BACON: Somebody asked me yesterday in the airport, hey, could you do that dance?
PHILLIPS: It may have been that dance or maybe it was his portrayal of the brutalized Alcatraz prisoner in "Murder In The First" that you remember.
BACON: I'm the one that has to do that job, not you. I can't do it.
PHILLIPS: Or it could have been his charming but bad guy role in "The River Wild," that rafting trip from hell.
BACON: I need your wife to get me down the river.
PHILLIPS: That one earned him a Golden Globe nomination. But the sum of all these diverse roles has led to an even greater status for the 45-year-old. In the last decade, Kevin Bacon has become a cultural phenomenon. BACON: I sort of, you know, came to find it amusing. Thinking, of course, that it would basically go away. And it's been a long time now.
PHILLIPS: The six degrees of Kevin Bacon phenomenon has perhaps brought Bacon more recognition than his films. With character roles in almost 50 movies from 1982s "Diner" to 1985s "Apollo 13." Bacon has become the center of the tongue in cheek cinematic universe.
BRIAN TURTLE, AUTHOR, "SIX DEGREES OF KEVIN BACON": You start with an actor, any actor from movies, television, sometimes --in some cases you can use professional athletes. And you basically, you have to get that person to Kevin Bacon.
PHILLIPS: Now, Bacon is less than six degrees from Oscar winner Clint Eastwood. He co-stars in the Eastwood directed drama, "Mystic River."
LAWRENCE FISHBURN, ACTOR: You were friends when you were kids. This makes you a liability.
BACON: Hey, he's not my friend, all right? It turns out you're right. I'll have my cuffs off my hip faster than yours.
PHILLIPS: Bacon stars with Sean Penn and Tim Robbins as three deeply, damaged friends in the middle of a murder investigation. He fought hard to get noticed by the legendary Eastwood
BACON: I tracked him down in Doville (ph) and went up and I said, hey, you know, I'd love to do a movie with you some day. And he said, OK. You know, it's a great story because I got the gig.
PHILLIPS: Bacon is accustomed to getting what he wants. Born in Philadelphia on July 8 1958, Kevin was the youngest of six kids, adored by his older siblings.
MICHAEL BACON, BROTHER: He came in quite a bit later than the rest of us. He was kind of like our baby because he wasn't really like a little brother. It was sort of halfway in between a parent and sibling kind of relationship.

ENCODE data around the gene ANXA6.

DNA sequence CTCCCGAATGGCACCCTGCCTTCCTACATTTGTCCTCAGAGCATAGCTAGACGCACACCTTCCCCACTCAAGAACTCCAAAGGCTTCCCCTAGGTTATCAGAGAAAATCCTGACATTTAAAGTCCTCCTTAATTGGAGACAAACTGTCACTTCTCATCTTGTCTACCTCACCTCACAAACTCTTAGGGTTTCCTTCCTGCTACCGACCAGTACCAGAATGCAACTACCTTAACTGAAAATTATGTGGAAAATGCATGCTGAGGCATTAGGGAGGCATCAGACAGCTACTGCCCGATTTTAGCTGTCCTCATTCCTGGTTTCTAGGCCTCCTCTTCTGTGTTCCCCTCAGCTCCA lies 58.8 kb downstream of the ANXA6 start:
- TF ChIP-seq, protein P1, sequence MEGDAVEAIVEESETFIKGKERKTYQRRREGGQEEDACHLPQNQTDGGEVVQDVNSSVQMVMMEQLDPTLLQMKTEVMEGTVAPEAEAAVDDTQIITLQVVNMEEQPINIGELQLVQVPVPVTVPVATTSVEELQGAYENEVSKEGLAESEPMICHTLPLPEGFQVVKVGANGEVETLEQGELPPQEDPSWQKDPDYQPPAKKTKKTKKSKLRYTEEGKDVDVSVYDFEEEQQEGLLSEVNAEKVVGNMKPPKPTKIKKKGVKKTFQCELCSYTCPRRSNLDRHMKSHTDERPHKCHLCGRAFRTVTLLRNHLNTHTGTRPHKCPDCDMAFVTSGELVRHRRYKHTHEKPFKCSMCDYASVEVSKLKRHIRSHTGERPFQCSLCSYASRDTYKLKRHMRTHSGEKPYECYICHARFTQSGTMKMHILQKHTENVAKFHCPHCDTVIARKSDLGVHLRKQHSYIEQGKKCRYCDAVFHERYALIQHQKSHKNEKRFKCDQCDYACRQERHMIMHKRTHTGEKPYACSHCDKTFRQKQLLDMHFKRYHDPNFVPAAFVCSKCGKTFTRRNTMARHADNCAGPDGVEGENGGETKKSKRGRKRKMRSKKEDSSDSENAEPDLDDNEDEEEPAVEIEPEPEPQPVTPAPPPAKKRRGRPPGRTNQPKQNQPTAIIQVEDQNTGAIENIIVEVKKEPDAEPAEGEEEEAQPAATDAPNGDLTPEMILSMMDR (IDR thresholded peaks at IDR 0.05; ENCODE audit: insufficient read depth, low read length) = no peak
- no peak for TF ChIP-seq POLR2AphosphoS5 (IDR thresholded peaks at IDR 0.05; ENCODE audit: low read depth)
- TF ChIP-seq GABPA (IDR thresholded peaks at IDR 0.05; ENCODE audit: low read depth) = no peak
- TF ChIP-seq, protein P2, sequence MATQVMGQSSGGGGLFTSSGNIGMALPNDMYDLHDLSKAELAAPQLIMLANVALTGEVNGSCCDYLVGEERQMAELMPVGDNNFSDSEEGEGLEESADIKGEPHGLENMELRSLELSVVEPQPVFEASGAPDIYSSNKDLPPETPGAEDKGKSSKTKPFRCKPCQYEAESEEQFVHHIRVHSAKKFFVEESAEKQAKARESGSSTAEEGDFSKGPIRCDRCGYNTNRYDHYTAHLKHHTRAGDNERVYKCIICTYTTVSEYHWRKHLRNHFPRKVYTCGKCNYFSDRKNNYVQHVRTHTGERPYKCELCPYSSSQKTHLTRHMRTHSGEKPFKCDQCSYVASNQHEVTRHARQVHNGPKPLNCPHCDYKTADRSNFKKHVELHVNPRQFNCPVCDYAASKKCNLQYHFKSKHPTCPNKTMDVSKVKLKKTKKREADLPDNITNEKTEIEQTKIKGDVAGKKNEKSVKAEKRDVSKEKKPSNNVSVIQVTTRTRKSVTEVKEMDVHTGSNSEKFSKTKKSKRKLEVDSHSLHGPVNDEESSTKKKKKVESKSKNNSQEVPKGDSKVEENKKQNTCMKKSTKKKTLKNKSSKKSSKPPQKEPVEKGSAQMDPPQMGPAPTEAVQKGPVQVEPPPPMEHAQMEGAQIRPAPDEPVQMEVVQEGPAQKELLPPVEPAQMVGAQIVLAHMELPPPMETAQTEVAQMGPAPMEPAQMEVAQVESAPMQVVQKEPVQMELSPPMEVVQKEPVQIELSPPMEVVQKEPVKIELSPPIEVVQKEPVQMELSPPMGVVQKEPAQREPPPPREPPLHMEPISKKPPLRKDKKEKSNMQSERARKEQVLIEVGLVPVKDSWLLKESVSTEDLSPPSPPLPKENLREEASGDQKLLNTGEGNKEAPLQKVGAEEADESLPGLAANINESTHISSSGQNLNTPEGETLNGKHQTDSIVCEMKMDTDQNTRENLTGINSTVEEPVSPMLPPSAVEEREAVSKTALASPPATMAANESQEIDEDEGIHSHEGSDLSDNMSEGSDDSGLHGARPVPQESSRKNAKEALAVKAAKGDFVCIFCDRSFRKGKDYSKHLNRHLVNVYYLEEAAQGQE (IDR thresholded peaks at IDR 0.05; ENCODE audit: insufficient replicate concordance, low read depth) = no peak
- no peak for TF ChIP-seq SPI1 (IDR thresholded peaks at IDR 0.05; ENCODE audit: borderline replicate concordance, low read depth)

ED BACON, FATHER: I took Kevin -- there's Kevin and this is me, to see my work in Society Hill.
PHILLIPS: Although Kevin's father, Ed, is a famous Philadelphia architect, who was once featured on the cover of "Time" magazine, and mom, Ruth, was a New York City socialite turned teacher and political activist; the Bacons lived a simple life.
E. BACON: He and his mother came out here with their baseballs and he and she played baseball in the alley.
BACON: We had this combination of a very, very urban lifestyle of public schools, you know, a small house on a little street in Philadelphia. But, you know, within that house was this like place where you could kind of create anything, if it was music or theater or sculpture, painting.
PHILLIPS: Kevin showed a creative side early on. He performed at his parent's parties?
E. BACON: Suddenly, Kevin, aged 2, sat up in his chair and said, am I me? And that set the character of the rest of his life. But he had the most fiercely independent notion of himself.
PHILLIPS: He became more serious about acting as a teenage.
BACON: I started taking some acting classes; fell in love with it, I guess, when I was about 13. And from that point on, it was -- I was just counting the days until I got out of high school and could come to New York.
PHILLIPS: Bacon was only 17 years old when he ventured to New York. He got little resistance from his parents. His father even helped him out with prize money from his career.
E. BACON: I had won the Philadelphia Award just a few months earlier. So I simply gave him, I think, about $20,000, and said, here, kid; this is to fill you in between performances. And so goodbye.
PHILLIPS: Bacon enrolled at the Circle In The Square Theater School and became one of the school's youngest students. Classmate John la Fayette admired him from the start.
JOHN LA FAYETTE, BACON'S CLASSMATE: And I remember distinctly thinking that Kevin was cool beyond his years. When I first met him, he had this confidence about him, and this sense of himself.
PHILLIPS: Kevin took classes and supported himself by waiting tables at the All State Cafe, a burger joint on the Upper West Side. He got his first big break, while still in theater school.
BACON: The director of the school or something came up to me and said, listen, there's this movie and they're looking for preppy freshmen who are wet behind the ears.
PHILLIPS: Bacon apparently fit the bill. He auditioned and landed his first onscreen role in the 1978 frat comedy "Animal House." Although his part was small, Bacon thought he'd become a movie star. He didn't. When People In The News returns, Bacon goes back to his day job.
BACON: I couldn't convince anybody that I was in the movie.